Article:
Manitoba has been blessed through the works of Catholic Sisters for more than over 170 years. Since they first arrived in 1844, these courageous, pioneering women overcame numerous obstacles and sacrificed much to provide education, care for the sick, poor and disadvantaged, as well as do mission work and help communities and parishes.
To help acknowledge and celebrate the historical contributions and the incredible service the Catholic Sisters have made to the province of Manitoba, the Catholic Health Association of Manitoba in collaboration with the community at large has undertaken an initiative to celebrate this legacy.
LEGACY MONUMENT & INTEPRETIVE PANELS UNVEILED JUNE 20, 2016
On the beautiful Monday morning of June 20th, 2016 250 persons gathered to take part in the official opening of the St. Boniface Heritage Garden and partake in the unveiling of the Legacy of Care, Courage and Compassion commemorative monument and interpretive panels. The event paid tribute to 49 Catholic Women Religious congregations who since 1844 have served, and of which 24 orders still serve in Manitoba.
These pioneering women established Manitoba's health system and were major players in the province's social service and education systems. The Sisters monument and interpretive panels are a lasting legacy that shall inform and educate the general public on how they have always been there to respond to needs of the community, the unfortunate, sick and impoverished.
We invite you to visit the site located at the corner of Taché Avenue and de la Cathédrale in St. Boniface across the street from the St. Boniface Cathedral and its historic cemetery.
If you wish to view the panels on this web site, click on Interpretive Panels located in the Commemorative Projects menu.
Artist Madeleine Vrignon et her husband
Garry Tessier prepare for monument unveiling.
To view Blessing of Monument text and images, click HERE.
To read the Apostolic Nuncio, H.E. Mgr. Luigi Bonazzi's speech, click HERE
To read Archbishop Albert LeGatt's speech, click HERE
To view letter from Dan Vandal, MP, click HERE
To view photos of the monument construction, June 20th event and unveiling, visit the Photo Gallery found under News & Media
About the Artist
Madeleine Vrignon has a bachelor of fine arts from the University of Manitoba (1979). She works above all in sculptural art. Many of her art pieces are custom-made orders. She has notably created bronze and granite monuments for the Royal Canadian Mounted Police (Vancouver and Winnipeg), a bronze bust of Dafoe for the Winnipeg Real Estate Board, a large bronze sculpture for the Pionniers de l’entrepreneuriat (CDEM), a coat of arms in bronze and granite for the Manitoba Legislative Building, as well as a variety of art pieces the Cercle Molière, the Franco-manitoban Cultural Centre, Francofonds and private collectors. She works in the fields of conceptual design for signs, was an engraver for Brunet Monuments, and taught art at Collège Béliveau. Since 1984, Madeleine has illustrated numerous books for children and adults.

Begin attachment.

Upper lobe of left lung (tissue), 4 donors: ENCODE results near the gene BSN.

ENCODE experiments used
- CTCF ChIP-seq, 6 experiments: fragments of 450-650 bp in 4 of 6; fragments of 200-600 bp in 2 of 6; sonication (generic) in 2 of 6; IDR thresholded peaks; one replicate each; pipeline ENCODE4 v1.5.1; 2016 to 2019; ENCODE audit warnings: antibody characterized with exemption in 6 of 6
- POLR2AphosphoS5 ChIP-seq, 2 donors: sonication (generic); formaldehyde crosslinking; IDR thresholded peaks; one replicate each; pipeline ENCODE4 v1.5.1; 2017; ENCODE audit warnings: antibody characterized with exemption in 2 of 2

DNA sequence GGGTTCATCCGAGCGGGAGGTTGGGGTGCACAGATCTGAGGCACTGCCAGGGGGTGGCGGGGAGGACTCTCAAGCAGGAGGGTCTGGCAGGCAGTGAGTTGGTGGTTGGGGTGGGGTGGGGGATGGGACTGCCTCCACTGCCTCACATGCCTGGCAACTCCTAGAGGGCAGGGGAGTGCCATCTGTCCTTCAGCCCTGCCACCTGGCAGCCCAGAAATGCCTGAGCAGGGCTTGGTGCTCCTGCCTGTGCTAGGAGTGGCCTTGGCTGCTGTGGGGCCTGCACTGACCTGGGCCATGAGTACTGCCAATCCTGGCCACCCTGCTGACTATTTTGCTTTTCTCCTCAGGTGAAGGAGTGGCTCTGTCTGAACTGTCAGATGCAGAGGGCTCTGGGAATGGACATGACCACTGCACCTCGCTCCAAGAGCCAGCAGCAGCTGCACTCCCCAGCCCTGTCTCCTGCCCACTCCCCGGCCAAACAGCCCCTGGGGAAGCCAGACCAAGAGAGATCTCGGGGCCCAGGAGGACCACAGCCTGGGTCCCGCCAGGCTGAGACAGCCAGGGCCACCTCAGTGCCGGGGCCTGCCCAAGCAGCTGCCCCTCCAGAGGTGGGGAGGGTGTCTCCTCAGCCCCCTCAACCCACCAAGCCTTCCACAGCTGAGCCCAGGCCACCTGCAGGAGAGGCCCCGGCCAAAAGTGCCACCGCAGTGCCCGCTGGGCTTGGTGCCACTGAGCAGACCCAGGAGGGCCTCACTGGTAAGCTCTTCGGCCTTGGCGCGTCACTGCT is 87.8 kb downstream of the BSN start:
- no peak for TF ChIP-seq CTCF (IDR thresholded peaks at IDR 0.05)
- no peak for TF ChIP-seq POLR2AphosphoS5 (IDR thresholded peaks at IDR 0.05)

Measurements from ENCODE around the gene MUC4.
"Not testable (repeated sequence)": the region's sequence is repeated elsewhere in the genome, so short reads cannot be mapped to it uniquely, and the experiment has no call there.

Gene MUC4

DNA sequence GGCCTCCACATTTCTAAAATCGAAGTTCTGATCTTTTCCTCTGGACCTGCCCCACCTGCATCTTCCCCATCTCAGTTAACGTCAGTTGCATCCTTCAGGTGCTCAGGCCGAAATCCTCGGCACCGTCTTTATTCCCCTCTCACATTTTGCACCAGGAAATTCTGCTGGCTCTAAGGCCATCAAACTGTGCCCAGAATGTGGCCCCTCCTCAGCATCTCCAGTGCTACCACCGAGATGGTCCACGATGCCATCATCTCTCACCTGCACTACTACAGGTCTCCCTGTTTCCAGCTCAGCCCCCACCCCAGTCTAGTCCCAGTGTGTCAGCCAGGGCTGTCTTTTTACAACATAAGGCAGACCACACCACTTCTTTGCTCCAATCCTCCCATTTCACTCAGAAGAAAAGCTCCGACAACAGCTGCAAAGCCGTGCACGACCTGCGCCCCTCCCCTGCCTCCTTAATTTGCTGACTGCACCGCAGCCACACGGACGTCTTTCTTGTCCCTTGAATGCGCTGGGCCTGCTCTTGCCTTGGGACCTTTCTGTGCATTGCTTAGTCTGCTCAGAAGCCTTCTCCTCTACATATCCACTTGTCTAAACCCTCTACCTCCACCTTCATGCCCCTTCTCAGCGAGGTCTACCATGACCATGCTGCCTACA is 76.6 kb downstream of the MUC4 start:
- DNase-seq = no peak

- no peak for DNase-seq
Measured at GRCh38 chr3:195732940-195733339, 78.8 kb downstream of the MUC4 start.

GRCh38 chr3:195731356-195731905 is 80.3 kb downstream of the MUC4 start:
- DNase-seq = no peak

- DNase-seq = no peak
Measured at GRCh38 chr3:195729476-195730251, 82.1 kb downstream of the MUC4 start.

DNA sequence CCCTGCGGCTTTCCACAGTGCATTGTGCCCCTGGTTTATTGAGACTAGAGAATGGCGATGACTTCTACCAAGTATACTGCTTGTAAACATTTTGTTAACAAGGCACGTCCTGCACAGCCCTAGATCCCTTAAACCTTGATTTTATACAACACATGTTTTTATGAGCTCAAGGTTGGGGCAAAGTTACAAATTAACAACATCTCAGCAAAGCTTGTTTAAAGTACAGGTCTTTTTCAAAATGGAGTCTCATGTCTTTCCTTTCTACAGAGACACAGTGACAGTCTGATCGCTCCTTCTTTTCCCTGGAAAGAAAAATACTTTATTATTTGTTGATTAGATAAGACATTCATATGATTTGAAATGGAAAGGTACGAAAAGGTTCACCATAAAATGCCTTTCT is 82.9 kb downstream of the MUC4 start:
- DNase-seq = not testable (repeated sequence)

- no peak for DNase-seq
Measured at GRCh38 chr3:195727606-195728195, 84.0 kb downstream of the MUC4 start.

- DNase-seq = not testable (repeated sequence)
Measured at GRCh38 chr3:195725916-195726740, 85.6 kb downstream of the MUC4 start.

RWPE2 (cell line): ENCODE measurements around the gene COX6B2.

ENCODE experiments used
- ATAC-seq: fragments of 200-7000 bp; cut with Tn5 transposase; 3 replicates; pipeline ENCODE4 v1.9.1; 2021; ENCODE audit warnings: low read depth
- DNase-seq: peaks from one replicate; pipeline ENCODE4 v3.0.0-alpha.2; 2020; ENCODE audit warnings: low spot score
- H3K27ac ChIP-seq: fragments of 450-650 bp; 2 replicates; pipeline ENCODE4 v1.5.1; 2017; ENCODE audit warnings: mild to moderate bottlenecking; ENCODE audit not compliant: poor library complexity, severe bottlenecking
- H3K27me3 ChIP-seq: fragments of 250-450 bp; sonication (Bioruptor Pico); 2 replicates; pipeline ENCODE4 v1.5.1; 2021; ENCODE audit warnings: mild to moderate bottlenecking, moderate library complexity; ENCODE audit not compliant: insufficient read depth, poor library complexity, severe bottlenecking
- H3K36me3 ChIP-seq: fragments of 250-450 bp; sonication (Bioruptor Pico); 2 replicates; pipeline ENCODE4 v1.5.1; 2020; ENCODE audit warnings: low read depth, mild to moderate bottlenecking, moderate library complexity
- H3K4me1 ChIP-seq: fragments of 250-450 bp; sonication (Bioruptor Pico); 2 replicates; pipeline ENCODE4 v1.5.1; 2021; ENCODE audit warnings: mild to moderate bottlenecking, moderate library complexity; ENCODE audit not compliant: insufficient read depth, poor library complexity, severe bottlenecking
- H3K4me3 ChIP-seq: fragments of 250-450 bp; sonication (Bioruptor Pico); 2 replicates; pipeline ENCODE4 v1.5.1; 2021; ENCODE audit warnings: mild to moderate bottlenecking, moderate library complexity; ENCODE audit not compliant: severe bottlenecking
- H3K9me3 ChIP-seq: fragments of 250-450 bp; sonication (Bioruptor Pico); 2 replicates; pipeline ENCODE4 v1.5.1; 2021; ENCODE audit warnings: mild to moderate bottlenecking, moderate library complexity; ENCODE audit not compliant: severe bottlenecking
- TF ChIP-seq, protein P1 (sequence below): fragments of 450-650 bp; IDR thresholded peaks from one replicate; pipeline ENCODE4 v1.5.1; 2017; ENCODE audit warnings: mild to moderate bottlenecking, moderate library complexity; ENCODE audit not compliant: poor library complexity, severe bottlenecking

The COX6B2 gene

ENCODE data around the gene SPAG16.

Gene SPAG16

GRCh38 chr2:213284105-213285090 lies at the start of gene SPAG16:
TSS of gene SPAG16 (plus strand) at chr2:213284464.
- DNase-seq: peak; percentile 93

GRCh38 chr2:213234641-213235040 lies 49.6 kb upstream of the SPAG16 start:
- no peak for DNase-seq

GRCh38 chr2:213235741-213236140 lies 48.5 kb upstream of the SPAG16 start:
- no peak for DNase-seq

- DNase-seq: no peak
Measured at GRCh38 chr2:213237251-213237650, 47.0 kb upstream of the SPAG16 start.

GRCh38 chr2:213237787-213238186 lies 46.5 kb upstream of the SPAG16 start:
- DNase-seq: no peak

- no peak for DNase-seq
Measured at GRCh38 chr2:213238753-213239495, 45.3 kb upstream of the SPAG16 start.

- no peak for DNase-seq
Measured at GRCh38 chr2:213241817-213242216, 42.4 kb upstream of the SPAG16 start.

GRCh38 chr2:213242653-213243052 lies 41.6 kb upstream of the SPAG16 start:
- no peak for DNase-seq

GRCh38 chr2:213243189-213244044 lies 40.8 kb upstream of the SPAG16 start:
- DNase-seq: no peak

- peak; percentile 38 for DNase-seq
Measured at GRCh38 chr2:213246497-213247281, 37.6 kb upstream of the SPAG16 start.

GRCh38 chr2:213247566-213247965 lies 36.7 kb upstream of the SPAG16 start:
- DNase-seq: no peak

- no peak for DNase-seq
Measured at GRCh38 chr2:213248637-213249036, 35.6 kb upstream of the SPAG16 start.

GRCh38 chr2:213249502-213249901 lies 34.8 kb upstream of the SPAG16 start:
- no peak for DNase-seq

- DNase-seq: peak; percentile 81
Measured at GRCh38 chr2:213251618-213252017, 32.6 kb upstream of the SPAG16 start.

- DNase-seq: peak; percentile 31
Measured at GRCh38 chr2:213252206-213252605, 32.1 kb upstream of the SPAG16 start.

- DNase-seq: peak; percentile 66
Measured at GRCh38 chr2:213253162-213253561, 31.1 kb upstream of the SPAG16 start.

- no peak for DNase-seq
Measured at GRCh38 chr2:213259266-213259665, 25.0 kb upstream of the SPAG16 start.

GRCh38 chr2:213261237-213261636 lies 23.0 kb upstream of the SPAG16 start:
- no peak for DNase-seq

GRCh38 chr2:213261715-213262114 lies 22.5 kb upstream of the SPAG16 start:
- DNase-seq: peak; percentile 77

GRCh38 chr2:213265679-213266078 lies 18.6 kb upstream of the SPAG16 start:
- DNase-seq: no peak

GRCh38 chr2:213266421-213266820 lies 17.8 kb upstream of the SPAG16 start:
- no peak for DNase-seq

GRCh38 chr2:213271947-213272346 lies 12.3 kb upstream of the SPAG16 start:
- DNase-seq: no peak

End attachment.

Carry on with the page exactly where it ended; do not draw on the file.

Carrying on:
The Catholic Health Association of Manitoba is very pleased to have selected Madeleine as the artist who will be creating the commemorative monument to render homage to all of Manitoba's Catholic Consecrated Women.
Artist's Vision for Monument
Given the scope of the work done by all of the congregations of women religious, I felt compelled to create a metaphor that would reflect this work while giving the piece a specifically Manitoba “feel.”
To reflect that reality, I chose to depict the weaving of a ceinture fléchée (arrowhead sash), which has come to symbolize the Métis people.
The metaphor also highlights women’s work that requires countless hours and a great deal of patience, not unlike the qualities embodied by the nuns.
The stainless steel threads suggest that the two nuns are weaving the fabric of society through their service to our communities via hospitals, schools, orphanages, and more.
The sculptures are placed to one side of the structure, to showcase their contribution. On the other side, there is still work to be done by laypeople or others who feel called by the Spirit.
Some see welcoming arms in the piece’s overarching shape, as well as the coif or headdress of a nun’s habit. Seen from the side, the monument also suggests the bow of the canoe (harkening back to the first arrivals)
The steel strands anchoring the structure show that the work done by the congregations of women religious is firmly rooted here in Manitoba.
The knot at the apex of the metal structure also has significance. I wanted it to evoke a kind of bugle, to symbolize the call of the Spirit answered by the nuns.
The sculpture of the kneeling nun with raised arms gives thanks and recognition to the Spirit through her gesture. She is the first Grey Nun to arrive here bearing that mission; her traditional habit suggests this historical element.
The standing nun with the outstretched hands represents a postulant who has heeded the call and is here to serve. Her clothing reflects the more relaxed post-Vatican II attitude.